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Last edited 15 Dec 2020
Insolvency in the construction industry
In both cases, insolvency proceedings do not constitute formal legal claims. Instead they are effectively administrative processes instigated by either the insolvent entity or one of their creditors. Their specific aim is to recover all available assets so that they may be disposed of and the proceeds distributed to creditors to satisfy all debts to the greatest extent possible.
This article aims to provide a general overview of a highly complex area of law, and does not constitute legal advice. Any reader wishing for further information should consult a practitioner textbook or seek legal advice.
 Bankruptcy/individual insolvency
A person is made bankrupt when a bankruptcy order is made by a court following the presentation of a bankruptcy petition. An individual may petition for their own bankruptcy where they are unable to pay their debts, or alternatively a petition may be presented by an individual’s creditor, or more than one creditor acting jointly.
A petition may be founded on one of three grounds:
- A court judgment has been entered against the individual, and the Judgment Creditor has taken steps to enforce the judgment (e.g. by the seizure of goods) which have been unsuccessful.
- A statutory demand has been presented to the debtor and not complied with.
- A debtor has failed to comply with their obligations under a binding Individual Voluntary Agreement (IVA).
 Statutory demands
Any creditor may present a debtor with a statutory demand, in prescribed form, for payment of a debt. Upon receipt of a statutory demand, the recipient may either satisfy the debt within 21 days of service, challenge it by applying to set it aside or not respond to it.
Where no response is made, or an application to set aside the demand is dismissed and the demand stands, a presumption that a debt exists and cannot be paid is created. A petition can then be presented on this basis.
 Individual voluntary agreements
IVAs are specifically provided for in the Insolvency Act 1986. An individual will present a detailed proposal to all their creditors, with the help of a licensed insolvency practitioner. A detailed analysis of all income streams and assets will be conducted, possible courses of action suggested (e.g. sale of property), and an overall proposal presented to all creditors. Generally, the individual will aim to persuade their creditors to allow them to discharge their debts over a period of time rather than to petition for bankruptcy, usually achieved by demonstrating a higher return in the pound than via bankruptcy.
A meeting of creditors will be held, at which they will vote to either accept or reject the IVA proposal. If 75% of creditors by value of debt vote in favour the IVA will be adopted and become binding on all parties.
The obligations imposed on an individual by an IVA can be extensive and varied (for example to sell a property by a certain date) and any failure to comply with the obligations can lead to a bankruptcy petition being presented.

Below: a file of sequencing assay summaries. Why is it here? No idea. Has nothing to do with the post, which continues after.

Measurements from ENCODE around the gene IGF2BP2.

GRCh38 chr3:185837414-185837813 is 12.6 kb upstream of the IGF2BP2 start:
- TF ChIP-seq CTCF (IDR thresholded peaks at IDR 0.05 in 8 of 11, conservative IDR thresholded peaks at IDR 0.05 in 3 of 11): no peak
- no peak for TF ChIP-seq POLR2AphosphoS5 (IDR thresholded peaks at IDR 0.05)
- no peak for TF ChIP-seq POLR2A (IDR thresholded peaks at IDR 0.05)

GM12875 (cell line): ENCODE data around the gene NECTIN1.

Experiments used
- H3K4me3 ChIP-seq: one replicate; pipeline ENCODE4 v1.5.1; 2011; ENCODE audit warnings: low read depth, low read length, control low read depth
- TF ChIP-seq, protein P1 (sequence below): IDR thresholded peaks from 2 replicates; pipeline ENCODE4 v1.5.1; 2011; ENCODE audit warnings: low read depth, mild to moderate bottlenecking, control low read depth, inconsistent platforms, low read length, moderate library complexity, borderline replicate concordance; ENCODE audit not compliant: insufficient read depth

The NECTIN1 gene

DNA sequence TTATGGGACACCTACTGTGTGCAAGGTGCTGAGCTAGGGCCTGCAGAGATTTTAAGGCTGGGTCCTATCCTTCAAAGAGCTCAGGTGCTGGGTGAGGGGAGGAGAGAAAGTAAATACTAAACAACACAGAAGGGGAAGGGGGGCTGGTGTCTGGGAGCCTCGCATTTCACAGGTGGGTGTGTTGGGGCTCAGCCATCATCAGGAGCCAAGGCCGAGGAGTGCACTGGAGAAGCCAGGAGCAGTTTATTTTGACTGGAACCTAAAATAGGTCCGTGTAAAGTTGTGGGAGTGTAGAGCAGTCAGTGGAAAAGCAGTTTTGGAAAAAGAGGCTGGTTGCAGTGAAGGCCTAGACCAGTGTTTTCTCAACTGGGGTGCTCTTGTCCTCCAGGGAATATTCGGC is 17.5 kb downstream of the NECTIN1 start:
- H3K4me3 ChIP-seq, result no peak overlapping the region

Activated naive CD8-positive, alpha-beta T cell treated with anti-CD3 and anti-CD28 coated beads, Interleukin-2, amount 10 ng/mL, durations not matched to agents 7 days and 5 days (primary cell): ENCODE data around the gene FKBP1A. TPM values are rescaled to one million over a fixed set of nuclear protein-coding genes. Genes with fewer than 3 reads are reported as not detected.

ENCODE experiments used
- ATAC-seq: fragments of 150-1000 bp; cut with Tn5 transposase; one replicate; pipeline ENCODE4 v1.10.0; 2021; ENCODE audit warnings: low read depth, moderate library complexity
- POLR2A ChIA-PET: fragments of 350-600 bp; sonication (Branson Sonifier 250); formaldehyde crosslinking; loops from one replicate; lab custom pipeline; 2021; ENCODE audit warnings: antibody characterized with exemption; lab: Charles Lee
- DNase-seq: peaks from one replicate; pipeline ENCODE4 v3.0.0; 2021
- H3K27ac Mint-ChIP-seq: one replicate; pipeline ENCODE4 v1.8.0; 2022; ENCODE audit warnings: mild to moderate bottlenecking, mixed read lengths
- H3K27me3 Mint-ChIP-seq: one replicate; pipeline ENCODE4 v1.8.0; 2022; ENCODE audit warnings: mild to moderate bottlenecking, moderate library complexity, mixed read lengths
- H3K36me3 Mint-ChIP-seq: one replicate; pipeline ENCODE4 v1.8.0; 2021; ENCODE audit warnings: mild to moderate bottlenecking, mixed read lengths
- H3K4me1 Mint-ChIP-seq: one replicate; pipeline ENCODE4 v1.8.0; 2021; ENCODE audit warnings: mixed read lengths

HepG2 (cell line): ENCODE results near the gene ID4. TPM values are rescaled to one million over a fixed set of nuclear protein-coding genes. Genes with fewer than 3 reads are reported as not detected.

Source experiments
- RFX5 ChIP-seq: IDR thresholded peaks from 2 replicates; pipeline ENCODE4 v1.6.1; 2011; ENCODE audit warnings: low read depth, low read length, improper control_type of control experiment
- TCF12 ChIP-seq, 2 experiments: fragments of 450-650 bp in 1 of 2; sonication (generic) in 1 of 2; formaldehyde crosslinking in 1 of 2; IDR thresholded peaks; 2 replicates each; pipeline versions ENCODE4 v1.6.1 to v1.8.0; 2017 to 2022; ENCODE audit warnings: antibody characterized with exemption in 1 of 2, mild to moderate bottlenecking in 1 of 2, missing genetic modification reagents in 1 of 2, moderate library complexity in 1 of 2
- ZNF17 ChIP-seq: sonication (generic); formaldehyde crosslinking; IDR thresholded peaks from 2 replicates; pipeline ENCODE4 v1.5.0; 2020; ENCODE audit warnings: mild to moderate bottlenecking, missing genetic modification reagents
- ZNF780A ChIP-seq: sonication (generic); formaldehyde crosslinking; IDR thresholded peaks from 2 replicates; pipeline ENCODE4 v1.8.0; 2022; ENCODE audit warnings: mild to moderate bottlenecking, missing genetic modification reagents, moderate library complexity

Hearing of petitions
At the hearing the court will determine whether or not a bankruptcy order should be made. A petition may be opposed, in which case the court may adjourn the petition and give directions for the filing of evidence. A trial of the disputed issues may then be held. An unreasonable refusal of an offer to settle the debt may lead to a court dismissing the petition. What constitutes a reasonable offer is a matter of fact for the court, but for example an offer to settle a modest debt over two months would perhaps be considered one no reasonable creditor could refuse.
Following the making of a bankruptcy order, a Trustee-in-Bankruptcy will be appointed, in whom the bankrupt’s estate vests. Generally, the bankrupt’s estate comprises all assets and property owned at the time the bankruptcy order was made, with certain exceptions (for example tools of trade).
The Trustee’s duty is to get in the bankrupt’s assets to be disposed of, and to utilise the proceeds to satisfy all debts. They have wide powers to enable them to do this, including the power to sell property. The bankrupt has duties to cooperate with the Trustee, for example by providing information as to their assets and income. Once all assets have been realised, the Trustee is entitled to cover their own costs - which can be substantial - from the proceeds. Following this, creditors’ debts are satisfied in order of priority and any surplus returned to the bankrupt.
A bankrupt will be discharged from bankruptcy after one year, although this period may be extended on the application of the Trustee if they have failed to comply with their obligations. While a bankrupt may be discharged after one year, the process of realising their estate may take longer than this.
- Company Voluntary Arrangements.
- Winding up.
These reflect the same procedures and aims as for IVAs. The directors of a company may put forward a proposal to creditors, or alternatively, if the company or partnership is already in administration or being wound up by the receiver or liquidator. As with IVAs, a meeting of creditors is held and if 75% of creditors by value vote in favour, the CVA is adopted.
- Rescue the company as a going concern.
- Achieve a better result for the company's creditors as a whole than if the company were wound up.
- Realise property to distribute to creditors.
A qualifying party, such as a director of the company or a creditor, may apply to court for an administration order. The court may make such an order where satisfied the company is unable to pay its debts and that administration is likely to achieve its purpose as set out above.